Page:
Ray Charles’ “Hit the Road Jack” begins to play as the StriveTogether Leadership Program seminar concludes. Several participants chuckle as they pack their materials to head home, having discovered that the music over the previous two days was themed given the activity or time of day.
For decades, researchers have studied how music affects people’s productivity, mood and brain function as well as student learning. They ask questions such as how learning to play a musical instrument impacts academic achievement or if incorporating songs can help students learn and retain new concepts. My mom, who was a kindergarten teacher in Ohio for 40 years, put that research into practice and catalogued educational songs by subjects and skills, creating a musical curriculum for students’ early learning and development.
Over the past few years, I have experimented with the role songs can play in supporting adults who are working to improve student outcomes. I offer no neuroscience or randomized control trials, but rather some anecdotal evidence that an intentionally constructed playlist can be an integral component of “creating a container to achieve results.”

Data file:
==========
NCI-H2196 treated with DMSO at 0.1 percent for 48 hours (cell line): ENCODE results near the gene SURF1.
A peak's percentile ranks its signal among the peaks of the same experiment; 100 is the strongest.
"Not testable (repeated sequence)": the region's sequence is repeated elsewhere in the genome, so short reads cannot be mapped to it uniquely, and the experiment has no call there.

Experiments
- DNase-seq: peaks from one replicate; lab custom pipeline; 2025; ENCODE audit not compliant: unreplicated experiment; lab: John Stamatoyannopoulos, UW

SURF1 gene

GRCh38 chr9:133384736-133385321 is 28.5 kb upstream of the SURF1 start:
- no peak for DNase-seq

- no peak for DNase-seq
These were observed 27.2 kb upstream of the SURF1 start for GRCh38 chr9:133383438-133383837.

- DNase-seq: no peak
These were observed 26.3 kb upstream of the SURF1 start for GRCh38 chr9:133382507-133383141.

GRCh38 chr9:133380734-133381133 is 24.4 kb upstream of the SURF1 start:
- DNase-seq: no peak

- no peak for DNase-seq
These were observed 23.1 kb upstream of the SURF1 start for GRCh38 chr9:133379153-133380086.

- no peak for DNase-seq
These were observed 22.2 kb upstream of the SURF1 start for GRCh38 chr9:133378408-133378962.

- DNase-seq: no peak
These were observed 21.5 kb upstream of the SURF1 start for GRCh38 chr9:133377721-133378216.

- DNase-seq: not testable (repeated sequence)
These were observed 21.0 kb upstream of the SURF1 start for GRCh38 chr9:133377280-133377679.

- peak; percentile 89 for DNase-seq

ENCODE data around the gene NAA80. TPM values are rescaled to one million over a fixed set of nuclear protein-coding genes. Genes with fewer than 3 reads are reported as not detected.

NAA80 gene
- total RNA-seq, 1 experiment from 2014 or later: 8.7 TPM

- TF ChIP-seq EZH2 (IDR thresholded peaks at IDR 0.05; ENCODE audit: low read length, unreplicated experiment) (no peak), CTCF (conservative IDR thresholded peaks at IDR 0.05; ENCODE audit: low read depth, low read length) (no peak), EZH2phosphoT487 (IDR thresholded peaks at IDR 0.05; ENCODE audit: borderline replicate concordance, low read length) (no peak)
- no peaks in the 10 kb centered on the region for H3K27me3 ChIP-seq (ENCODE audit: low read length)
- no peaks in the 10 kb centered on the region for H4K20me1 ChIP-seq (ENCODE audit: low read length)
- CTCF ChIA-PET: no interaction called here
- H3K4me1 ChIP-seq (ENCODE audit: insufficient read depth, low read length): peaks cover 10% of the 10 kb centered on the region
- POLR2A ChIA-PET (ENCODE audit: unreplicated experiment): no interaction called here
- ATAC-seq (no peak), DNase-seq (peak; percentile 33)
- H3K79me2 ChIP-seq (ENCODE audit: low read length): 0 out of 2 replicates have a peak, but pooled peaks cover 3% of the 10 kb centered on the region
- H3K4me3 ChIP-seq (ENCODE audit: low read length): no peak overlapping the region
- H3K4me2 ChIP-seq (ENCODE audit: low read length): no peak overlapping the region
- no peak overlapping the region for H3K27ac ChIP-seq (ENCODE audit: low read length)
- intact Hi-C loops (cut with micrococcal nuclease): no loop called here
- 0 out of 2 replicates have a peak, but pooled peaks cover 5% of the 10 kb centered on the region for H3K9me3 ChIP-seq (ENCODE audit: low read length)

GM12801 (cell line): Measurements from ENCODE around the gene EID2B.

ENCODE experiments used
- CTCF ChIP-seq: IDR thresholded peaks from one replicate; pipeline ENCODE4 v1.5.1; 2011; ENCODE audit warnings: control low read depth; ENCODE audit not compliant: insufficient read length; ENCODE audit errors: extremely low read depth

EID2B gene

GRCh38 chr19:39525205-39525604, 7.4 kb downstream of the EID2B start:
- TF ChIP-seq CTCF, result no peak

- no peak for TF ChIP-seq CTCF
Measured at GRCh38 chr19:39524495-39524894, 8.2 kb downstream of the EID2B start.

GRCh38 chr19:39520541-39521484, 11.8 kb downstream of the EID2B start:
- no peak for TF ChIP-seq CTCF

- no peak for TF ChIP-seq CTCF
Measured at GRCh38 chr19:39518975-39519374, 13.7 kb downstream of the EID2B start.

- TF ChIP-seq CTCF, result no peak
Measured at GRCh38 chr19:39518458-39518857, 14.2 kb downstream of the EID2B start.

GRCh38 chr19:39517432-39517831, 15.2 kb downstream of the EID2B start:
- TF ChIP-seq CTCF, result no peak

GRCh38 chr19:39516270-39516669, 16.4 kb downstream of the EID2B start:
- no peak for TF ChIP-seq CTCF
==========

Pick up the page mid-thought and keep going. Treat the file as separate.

What is a ‘container’?
The “container” as it is defined in Results Count™ is the “infrastructure that supports results-based leaders as they meet to achieve the results they have designated.”
Most meeting participants will think of the container as the physical meeting space — and that’s a big part of it. There is a lot of intentionality behind everything from table configuration to what is posted on the walls. For example, I often know that the container has the right data or posters in the room when participants look over at and gesture toward the walls during a conversation or — even better — when they stand up and bring the data back to their tables while they are working.
But the container goes beyond just the meeting room and the meeting times. It is designed to ensure that participants have the preparation, structure, support and resources to get their work done, not only during the meeting but before and after as well.
The question is: Does including music in the container support leaders in achieving results?